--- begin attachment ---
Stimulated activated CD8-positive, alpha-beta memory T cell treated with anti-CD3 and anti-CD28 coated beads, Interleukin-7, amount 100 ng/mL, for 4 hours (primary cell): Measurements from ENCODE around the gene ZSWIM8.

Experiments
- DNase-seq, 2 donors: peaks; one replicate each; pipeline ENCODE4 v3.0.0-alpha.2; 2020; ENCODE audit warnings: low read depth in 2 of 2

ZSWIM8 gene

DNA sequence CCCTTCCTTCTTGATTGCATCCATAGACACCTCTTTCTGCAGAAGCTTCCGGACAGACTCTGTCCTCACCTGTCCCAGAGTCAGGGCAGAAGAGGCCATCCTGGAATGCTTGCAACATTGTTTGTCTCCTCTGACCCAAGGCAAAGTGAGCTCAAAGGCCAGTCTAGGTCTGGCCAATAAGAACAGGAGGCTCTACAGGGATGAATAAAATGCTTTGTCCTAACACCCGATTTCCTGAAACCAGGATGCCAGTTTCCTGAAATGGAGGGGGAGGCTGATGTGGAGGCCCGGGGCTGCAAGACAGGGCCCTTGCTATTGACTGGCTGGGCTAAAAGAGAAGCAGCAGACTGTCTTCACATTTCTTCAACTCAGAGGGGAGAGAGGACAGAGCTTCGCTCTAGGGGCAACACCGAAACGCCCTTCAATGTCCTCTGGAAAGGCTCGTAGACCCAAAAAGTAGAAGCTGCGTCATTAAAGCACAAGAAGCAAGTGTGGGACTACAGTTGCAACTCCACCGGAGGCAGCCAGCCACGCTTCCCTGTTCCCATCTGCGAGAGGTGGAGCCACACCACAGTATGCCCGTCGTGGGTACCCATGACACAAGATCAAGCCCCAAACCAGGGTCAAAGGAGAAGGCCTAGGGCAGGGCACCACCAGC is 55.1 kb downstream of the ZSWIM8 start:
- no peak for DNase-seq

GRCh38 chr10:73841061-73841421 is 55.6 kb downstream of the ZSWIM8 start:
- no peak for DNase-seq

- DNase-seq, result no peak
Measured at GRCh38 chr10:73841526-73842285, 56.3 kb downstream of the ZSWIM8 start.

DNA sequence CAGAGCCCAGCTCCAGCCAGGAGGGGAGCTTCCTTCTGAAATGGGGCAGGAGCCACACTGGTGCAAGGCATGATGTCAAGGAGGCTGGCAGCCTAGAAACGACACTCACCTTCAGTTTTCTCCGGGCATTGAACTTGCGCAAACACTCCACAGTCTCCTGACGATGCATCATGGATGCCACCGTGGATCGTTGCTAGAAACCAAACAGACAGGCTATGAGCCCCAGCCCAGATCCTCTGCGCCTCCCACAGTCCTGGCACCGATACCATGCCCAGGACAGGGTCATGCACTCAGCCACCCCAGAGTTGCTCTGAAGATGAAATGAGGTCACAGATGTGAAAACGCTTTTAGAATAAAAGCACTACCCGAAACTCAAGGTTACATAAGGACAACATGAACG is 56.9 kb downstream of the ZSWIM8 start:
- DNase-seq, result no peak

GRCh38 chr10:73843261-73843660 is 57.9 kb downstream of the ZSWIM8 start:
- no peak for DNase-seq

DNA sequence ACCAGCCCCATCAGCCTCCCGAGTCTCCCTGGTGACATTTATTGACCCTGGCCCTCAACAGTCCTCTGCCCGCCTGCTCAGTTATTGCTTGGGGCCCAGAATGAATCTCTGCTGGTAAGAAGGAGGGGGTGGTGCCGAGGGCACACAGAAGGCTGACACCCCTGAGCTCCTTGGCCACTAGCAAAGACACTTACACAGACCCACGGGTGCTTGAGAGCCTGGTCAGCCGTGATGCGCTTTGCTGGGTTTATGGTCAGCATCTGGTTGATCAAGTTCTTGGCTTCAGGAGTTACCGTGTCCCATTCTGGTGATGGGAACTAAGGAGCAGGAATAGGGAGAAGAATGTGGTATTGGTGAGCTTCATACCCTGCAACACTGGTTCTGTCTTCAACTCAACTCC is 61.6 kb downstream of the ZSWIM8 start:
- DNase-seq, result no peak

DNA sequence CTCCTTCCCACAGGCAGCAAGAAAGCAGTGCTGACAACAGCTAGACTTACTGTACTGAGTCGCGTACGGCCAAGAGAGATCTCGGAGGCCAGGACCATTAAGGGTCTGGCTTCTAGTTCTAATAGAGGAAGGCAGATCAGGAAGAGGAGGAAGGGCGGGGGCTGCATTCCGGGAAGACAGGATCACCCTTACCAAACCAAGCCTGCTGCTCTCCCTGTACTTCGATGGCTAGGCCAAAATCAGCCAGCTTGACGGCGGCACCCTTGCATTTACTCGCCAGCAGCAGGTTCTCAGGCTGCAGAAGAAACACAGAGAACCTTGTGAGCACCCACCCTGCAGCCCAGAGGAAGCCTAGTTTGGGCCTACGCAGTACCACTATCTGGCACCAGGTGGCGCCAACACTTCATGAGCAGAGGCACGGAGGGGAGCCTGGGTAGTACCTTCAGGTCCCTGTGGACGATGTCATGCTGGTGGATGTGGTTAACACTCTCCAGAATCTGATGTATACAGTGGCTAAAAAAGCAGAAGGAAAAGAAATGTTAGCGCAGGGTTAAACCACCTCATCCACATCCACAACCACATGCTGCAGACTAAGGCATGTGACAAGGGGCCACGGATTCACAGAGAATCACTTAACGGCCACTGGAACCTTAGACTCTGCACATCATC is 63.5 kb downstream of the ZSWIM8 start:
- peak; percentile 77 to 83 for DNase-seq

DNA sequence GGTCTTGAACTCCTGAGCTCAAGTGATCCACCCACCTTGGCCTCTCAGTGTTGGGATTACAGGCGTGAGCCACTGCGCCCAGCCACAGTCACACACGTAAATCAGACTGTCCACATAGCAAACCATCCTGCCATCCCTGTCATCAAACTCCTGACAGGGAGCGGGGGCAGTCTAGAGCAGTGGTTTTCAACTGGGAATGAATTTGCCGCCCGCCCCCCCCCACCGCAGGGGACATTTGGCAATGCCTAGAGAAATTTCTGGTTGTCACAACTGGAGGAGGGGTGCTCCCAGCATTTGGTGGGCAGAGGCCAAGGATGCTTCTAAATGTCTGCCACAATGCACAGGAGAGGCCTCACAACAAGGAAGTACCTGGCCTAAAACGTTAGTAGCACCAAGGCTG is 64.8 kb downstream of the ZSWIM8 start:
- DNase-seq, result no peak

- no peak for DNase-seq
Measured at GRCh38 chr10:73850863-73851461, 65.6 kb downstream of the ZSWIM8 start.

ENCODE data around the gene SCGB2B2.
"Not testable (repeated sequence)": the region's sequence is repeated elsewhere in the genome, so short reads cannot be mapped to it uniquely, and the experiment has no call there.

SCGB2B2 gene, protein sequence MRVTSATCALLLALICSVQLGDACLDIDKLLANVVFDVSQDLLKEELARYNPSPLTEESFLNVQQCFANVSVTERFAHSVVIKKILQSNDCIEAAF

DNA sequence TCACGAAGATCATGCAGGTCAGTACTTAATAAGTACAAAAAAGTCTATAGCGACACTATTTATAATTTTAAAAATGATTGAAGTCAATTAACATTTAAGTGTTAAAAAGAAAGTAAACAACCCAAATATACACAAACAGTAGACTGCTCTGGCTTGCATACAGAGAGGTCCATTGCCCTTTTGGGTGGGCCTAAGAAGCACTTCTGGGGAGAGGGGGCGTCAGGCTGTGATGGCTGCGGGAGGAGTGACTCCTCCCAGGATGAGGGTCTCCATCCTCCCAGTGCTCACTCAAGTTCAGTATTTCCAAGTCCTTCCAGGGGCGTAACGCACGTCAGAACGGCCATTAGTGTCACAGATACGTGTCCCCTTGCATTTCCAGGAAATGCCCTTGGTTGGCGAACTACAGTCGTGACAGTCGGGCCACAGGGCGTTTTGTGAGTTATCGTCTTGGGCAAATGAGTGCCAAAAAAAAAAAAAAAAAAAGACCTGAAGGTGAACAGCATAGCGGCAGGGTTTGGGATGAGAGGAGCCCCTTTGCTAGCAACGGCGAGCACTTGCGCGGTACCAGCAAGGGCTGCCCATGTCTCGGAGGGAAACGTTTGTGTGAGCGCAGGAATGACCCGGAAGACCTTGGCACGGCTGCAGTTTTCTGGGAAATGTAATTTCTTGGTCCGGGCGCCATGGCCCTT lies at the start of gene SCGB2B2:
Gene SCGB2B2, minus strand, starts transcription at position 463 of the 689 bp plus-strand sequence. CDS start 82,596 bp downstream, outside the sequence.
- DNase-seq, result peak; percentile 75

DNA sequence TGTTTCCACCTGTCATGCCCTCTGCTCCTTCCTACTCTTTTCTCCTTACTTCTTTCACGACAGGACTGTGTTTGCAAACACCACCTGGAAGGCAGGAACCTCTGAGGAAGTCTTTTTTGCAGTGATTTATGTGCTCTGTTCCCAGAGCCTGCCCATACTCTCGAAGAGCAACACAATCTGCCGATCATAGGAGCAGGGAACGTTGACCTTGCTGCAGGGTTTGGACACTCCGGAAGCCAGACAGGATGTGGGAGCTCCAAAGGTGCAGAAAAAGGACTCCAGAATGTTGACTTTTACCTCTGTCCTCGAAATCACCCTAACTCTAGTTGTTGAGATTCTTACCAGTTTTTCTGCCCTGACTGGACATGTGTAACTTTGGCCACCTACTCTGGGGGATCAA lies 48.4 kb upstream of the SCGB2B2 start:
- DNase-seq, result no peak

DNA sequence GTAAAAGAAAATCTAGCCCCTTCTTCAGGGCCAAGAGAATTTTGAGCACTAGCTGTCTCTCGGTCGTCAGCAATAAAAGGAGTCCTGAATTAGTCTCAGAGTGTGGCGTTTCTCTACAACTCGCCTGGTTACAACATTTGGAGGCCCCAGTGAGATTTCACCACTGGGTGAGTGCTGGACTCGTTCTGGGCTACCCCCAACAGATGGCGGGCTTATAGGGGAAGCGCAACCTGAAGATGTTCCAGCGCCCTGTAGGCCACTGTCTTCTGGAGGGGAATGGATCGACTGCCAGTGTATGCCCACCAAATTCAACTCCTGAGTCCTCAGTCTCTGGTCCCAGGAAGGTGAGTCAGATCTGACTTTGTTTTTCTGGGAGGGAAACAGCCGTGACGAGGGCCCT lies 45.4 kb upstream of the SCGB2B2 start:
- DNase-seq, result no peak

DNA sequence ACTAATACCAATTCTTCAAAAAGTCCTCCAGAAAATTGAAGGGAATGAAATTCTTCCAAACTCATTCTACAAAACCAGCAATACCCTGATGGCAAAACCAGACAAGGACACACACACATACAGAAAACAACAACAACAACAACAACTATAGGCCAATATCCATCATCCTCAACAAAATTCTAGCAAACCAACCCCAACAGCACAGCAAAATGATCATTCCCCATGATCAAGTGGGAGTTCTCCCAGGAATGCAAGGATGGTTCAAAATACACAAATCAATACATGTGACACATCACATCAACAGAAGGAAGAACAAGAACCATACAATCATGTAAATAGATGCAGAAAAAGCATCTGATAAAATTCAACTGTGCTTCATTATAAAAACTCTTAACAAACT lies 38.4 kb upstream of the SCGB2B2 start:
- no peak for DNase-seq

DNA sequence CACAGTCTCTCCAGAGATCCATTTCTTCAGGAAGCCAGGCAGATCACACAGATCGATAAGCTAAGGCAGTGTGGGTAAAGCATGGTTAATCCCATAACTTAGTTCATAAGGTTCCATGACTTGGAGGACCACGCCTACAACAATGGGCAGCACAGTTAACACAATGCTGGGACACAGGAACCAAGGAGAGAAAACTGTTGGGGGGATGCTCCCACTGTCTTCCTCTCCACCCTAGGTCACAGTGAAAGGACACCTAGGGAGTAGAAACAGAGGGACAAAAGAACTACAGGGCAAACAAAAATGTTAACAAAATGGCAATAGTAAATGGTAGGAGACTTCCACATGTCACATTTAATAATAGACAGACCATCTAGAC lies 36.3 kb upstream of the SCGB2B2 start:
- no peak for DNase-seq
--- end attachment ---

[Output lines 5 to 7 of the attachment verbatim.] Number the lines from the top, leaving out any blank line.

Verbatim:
DNA sequence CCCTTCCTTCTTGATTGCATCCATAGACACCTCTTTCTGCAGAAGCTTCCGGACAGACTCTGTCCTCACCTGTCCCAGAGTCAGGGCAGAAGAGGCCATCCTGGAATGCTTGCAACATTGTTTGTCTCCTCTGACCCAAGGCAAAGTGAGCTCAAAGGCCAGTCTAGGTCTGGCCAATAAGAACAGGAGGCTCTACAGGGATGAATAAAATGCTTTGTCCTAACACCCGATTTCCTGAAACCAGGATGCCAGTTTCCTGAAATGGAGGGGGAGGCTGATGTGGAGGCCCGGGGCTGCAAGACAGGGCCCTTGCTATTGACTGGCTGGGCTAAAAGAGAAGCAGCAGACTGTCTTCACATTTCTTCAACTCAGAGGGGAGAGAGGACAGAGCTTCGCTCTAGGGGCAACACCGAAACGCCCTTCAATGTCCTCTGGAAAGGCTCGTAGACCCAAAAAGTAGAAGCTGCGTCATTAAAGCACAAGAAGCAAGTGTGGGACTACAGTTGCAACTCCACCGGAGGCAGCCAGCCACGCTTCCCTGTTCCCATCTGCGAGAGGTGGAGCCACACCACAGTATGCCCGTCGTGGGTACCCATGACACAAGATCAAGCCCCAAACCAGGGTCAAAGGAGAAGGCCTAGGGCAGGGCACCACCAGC is 55.1 kb downstream of the ZSWIM8 start:
- no peak for DNase-seq

GRCh38 chr10:73841061-73841421 is 55.6 kb downstream of the ZSWIM8 start: